This week, the king of search (and future sci-fi glasses manufacturer) announced sweeping new changes to its ubiquitous mapping software, Google Maps. Among the new features: A three-dimensional version of Google Earth, allowing users to move around, rotate, and interact with computer-generated 3D images of a fully realized cityscape. Google's Peter Birth promises "magic": The new-and-improved Google Maps "creates the illusion you're flying over the city," he says. Here, four talking points:

1. Google's third dimension is visually stunning
Birth's demo took journalists on a 3D tour of San Francisco. (Watch it below.) We saw "every single building in the city, as well as plant life, statues, and other landmarks," says Nathan Olivarez-Giles at Wired. San Francisco's skeleton was compiled from overhead shots, and then overlaid with colors and textures to give it the look and feel of an eye-popping photograph. There's no set release date yet, though Google is hoping to have "communities of over 300 million people modeled by the end of the year." But really, what good are 3D maps, asks Mark Hachman at PC Mag. Do they look cool? Undoubtedly. But in lieu of real-world usability, these 3D maps seem more like a gimmick.

2. And you'll be able to access it offline with your smartphone
Lost in a part of town with spotty phone service? Google wants to make sure you never encounter that problem again, by making Google Maps available offline for the first time ever. This feature (initially available for Android phones only) will require some forethought: Before you hit the town, you must click on a portion of the city you're in to download the map to your phone in case the connection cuts out.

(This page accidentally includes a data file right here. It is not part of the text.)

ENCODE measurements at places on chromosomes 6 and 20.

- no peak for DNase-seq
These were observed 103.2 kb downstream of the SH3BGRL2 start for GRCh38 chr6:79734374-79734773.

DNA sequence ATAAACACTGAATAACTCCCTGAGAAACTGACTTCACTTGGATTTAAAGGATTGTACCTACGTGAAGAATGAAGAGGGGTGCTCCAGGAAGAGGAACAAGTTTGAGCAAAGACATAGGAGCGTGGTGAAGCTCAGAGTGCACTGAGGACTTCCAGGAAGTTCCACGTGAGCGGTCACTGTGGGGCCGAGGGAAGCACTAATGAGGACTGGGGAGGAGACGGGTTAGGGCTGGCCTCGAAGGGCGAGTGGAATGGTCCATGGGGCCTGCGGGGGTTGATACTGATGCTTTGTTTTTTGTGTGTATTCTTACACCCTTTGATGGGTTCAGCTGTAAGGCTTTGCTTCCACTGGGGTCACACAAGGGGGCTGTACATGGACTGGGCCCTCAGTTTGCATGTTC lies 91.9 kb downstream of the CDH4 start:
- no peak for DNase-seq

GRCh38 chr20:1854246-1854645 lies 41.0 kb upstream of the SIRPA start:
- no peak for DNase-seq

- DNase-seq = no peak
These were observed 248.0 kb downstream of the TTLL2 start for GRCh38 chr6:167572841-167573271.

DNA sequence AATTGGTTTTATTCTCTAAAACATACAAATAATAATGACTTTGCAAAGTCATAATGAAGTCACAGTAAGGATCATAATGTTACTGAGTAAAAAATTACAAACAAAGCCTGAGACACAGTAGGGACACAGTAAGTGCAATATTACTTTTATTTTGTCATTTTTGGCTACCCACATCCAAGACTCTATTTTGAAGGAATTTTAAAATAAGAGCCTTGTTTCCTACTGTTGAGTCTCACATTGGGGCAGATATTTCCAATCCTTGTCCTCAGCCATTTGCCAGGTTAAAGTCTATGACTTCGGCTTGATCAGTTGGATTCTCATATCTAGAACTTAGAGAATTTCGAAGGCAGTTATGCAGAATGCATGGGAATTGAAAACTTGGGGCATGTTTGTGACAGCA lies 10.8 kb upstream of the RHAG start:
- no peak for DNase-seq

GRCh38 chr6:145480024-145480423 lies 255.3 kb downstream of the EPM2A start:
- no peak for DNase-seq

3. Google is photographing uncharted territory
So far, Google's camera-equipped vehicles have driven a total of 5 million miles to collect 20 petabytes of Street View imagery. Now Google wants to go off-road. "Until now, Google has used cars, trikes, snowmobiles, and trolleys to capture Street View imagery," says Joanna Stern at ABC News. The search giant's newest camera will be strapped to a hiker's back, and will capture 360 degree photographs. The 35-pound device could soon be spotted on a Google employee trudging down a backroad near you.

4. But the timing sure is curious...
There's a big, not-so-secret rumor underpinning Google's announcement: Apple is reportedly working on its own advanced mapping software, and purportedly plans to ditch Google Maps on iPhones and iPads. Some speculate that Apple's announcement could come as early as next week. "Gee, I wonder why [Google] previewed this now, rather than waiting until it actually shipped?" says John Gruber at Daring Fireball.

Preview the 3D tour of San Francisco: